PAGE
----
Research

What are blending and segmenting?

CCSS ELA Literacy K-2, Foolproof Phonics App, ELA K-2, ELA Kindergarten, ELA 1st Grade, ELA 2nd Grade

Research

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Children must learn two important skills in order to decode text fluently - blending and segmenting. Just like building fortresses out of Lego blocks, blending and segmenting encourage children to break down words into their individual phonemes (segmenting words) and then put the phonemes back together again to form words (blending words).

The more adept children become at manipulating the blocks, the bigger the structures they can construct. The more comfortable they become at segmenting and blending phonemes, the more challenging the words they will learn to read and write.

Learning which sound (phoneme) the letters c, a and t usually make enables a child to read the word cat. Change the first letter from c to h and the child should be able to read hat. Words like cat and hat are the first ones that children learn to read because they are short and consist of a vowel connecting two consonants; other similar examples are sad, fun, mat. Such simple words are referred to as CVC (Consonant-Vowel-Consonant) words.

For example, c-a-t spells cat. Replace c with h to spell hat. The process of segmenting involves breaking words down into individual sounds (c-a-t) and the process of blending involves putting phonemes together to make up words (c-a-t is blended to form cat).

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Foolproof Phonics Part 1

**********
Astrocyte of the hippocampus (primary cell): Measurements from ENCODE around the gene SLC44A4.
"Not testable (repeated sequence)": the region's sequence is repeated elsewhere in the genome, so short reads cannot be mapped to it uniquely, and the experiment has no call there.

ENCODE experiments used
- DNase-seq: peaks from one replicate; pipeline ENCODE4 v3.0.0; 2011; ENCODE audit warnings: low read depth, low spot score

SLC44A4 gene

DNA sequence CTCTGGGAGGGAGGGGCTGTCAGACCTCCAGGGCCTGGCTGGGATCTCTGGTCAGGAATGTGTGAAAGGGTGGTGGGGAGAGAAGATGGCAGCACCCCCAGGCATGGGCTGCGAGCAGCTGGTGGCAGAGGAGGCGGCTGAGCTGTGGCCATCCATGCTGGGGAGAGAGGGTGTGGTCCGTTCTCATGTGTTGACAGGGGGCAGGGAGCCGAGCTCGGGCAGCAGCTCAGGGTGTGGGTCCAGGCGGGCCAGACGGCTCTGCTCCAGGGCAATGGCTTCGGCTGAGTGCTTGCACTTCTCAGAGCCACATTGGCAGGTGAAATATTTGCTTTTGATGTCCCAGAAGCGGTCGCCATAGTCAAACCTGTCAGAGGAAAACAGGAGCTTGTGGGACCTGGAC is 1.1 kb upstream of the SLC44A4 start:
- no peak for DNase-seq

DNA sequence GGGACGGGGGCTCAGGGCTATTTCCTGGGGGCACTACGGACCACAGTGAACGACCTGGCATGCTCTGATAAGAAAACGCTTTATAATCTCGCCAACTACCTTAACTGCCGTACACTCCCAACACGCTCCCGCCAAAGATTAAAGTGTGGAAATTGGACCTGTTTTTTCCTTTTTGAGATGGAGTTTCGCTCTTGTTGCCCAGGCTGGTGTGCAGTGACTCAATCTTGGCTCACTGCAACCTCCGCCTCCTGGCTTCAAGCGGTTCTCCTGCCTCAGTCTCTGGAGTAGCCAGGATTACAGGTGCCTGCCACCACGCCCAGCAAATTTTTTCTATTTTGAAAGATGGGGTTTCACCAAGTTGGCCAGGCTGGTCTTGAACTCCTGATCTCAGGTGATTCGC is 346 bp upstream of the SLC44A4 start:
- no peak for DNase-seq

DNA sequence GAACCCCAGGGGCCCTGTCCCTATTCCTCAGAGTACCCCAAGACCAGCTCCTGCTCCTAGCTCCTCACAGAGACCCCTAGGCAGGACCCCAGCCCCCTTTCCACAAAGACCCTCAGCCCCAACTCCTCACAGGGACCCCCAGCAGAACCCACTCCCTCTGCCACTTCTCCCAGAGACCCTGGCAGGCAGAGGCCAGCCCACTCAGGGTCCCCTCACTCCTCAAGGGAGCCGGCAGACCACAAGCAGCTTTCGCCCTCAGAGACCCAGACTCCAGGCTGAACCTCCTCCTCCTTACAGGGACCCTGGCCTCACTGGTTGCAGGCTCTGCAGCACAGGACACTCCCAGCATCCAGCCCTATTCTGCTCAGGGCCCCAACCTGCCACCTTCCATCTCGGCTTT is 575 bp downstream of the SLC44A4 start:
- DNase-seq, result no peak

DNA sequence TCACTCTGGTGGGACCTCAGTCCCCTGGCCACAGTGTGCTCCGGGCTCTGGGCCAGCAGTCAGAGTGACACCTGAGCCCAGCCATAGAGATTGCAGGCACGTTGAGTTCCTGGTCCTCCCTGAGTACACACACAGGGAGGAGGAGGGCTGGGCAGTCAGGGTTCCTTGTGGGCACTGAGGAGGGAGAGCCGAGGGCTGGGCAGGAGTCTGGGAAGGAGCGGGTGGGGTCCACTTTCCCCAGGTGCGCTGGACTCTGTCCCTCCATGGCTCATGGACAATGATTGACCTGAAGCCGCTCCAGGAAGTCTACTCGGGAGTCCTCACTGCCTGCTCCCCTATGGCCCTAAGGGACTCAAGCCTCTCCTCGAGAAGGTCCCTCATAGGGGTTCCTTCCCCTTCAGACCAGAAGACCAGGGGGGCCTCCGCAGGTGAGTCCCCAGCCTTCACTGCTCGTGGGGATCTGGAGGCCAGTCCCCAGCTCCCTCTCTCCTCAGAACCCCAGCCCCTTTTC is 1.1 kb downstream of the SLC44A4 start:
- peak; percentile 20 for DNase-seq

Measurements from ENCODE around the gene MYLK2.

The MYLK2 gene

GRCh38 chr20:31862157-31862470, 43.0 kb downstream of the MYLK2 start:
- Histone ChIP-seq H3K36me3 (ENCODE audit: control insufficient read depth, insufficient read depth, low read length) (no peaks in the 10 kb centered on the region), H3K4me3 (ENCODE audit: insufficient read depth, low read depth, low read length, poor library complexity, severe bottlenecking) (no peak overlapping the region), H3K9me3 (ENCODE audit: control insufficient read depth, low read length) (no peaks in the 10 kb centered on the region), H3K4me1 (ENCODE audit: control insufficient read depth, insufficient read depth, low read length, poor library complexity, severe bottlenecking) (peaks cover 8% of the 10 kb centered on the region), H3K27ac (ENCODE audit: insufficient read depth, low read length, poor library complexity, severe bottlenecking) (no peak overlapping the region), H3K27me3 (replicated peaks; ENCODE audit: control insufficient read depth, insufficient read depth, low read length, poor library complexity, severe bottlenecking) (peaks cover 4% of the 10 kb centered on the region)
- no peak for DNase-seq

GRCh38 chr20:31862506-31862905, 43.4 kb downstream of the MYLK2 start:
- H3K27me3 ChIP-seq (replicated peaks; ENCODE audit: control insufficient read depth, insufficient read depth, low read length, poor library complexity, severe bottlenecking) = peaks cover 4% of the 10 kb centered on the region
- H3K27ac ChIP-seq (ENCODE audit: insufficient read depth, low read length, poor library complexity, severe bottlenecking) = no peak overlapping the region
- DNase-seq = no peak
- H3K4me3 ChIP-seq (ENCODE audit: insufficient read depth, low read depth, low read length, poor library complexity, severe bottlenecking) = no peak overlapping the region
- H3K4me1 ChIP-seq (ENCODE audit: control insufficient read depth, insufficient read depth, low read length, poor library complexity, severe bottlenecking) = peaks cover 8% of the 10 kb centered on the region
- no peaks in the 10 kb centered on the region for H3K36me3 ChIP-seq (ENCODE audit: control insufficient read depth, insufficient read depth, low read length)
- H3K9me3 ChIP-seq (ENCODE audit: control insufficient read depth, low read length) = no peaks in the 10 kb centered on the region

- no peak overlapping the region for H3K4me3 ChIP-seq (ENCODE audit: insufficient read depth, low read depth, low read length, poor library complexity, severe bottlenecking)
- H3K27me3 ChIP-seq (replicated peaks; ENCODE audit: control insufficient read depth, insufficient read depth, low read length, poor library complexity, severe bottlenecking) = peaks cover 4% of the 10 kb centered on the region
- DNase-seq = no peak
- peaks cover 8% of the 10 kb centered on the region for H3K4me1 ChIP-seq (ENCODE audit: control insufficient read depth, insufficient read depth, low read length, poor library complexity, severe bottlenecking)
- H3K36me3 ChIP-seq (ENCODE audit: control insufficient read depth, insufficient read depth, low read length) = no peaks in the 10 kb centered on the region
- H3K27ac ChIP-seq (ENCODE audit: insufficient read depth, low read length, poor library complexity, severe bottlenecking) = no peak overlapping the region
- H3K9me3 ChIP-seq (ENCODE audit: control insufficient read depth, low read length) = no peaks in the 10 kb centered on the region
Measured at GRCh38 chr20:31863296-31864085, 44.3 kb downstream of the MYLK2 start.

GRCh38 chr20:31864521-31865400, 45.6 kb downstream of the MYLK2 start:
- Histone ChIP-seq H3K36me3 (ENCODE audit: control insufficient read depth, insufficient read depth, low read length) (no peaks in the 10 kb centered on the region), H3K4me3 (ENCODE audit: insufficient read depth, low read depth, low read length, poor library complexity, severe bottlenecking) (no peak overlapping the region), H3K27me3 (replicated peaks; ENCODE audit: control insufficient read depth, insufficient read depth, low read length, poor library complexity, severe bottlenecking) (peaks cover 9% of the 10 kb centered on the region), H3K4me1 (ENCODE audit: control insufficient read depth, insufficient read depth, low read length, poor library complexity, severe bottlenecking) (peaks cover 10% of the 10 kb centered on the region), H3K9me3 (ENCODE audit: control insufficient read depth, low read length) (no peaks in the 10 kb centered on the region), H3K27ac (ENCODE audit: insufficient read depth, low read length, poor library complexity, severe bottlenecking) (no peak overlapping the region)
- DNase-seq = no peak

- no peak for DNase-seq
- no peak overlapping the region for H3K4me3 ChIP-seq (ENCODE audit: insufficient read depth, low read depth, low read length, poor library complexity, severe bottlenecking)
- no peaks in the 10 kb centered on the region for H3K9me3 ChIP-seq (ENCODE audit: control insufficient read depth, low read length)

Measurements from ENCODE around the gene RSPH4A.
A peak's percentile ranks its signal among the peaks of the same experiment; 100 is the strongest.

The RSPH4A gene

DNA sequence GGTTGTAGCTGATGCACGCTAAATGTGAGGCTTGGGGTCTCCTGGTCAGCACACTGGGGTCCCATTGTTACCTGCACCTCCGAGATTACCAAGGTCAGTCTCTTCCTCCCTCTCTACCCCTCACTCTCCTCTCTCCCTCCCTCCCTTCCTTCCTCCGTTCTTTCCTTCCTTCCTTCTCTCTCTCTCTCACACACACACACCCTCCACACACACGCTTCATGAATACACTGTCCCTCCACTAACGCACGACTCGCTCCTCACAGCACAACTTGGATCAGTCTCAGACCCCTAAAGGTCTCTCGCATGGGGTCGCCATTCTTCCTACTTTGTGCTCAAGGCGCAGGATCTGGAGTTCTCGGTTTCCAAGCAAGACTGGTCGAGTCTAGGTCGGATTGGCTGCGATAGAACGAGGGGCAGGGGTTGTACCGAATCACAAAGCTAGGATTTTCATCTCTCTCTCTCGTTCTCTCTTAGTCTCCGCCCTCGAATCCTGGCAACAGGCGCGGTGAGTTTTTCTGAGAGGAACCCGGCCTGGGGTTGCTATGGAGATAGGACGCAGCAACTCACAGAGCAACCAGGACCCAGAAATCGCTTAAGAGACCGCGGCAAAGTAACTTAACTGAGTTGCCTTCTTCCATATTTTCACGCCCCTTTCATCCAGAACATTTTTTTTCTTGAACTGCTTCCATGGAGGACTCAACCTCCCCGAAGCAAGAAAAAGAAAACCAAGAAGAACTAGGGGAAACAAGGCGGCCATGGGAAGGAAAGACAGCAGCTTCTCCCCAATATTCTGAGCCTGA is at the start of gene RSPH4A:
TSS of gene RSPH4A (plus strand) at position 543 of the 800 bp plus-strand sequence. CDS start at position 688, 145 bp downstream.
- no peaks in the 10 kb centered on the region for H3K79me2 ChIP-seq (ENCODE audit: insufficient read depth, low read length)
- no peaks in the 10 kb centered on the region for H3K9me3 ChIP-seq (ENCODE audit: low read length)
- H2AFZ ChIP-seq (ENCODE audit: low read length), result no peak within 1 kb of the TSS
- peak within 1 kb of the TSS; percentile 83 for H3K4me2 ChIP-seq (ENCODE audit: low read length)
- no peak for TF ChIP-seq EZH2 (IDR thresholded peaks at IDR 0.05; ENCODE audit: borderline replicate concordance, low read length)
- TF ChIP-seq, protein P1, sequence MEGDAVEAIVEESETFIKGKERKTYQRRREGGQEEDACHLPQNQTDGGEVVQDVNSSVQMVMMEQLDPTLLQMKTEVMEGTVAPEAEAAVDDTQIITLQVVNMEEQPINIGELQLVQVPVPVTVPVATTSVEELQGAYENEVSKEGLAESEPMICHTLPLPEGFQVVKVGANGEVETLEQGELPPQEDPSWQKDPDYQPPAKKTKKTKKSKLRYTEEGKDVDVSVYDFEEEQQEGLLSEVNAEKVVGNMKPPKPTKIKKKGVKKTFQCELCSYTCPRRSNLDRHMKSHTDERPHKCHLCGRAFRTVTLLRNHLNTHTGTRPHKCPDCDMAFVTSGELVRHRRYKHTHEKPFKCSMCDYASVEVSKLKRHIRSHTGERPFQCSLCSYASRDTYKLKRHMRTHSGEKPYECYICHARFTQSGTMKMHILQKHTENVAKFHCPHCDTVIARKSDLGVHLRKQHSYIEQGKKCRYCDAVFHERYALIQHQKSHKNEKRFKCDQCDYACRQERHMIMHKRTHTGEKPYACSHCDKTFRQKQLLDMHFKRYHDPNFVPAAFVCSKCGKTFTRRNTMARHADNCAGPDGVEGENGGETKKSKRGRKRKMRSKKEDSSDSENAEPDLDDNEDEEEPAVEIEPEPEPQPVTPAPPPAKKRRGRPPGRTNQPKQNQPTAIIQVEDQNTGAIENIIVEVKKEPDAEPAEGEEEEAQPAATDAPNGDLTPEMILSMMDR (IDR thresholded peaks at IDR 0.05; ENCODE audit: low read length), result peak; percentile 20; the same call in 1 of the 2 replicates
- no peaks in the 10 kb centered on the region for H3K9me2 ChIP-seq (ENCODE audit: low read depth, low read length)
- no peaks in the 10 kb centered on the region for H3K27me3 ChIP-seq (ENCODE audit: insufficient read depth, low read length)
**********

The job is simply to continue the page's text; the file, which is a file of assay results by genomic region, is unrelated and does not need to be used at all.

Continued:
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We’re making it easy to find, integrate, and share character-rich, curriculum-aligned resources for Kindergarten to Grade 2. It’s time to streamline virtual learning and make it fun.

Here’s our quick-start guide to using Mrs Wordsmith’s resources with Google Classroom, Seesaw, Zoom, and Microsoft Teams.

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Deep Dive

Learning the alphabet is the first step on every child’s reading journey. Research shows that children with prior knowledge of the alphabet learn to read more easily and more fluently, so it’s vitally important that the alphabet is taught in a playful and engaging way.

When learning their ABCs, children have to understand that each letter has a different shape and name, and that letters combine to form words. By making it clear that the letter A is not just for apple but also for avocado, children learn that A makes a constant sound across different words. Learning the most common sound that each letter makes is an essential, foundational skill that will be built on later when children encounter phonics.

Read our report, A Deep Dive Into Phonics, for more!

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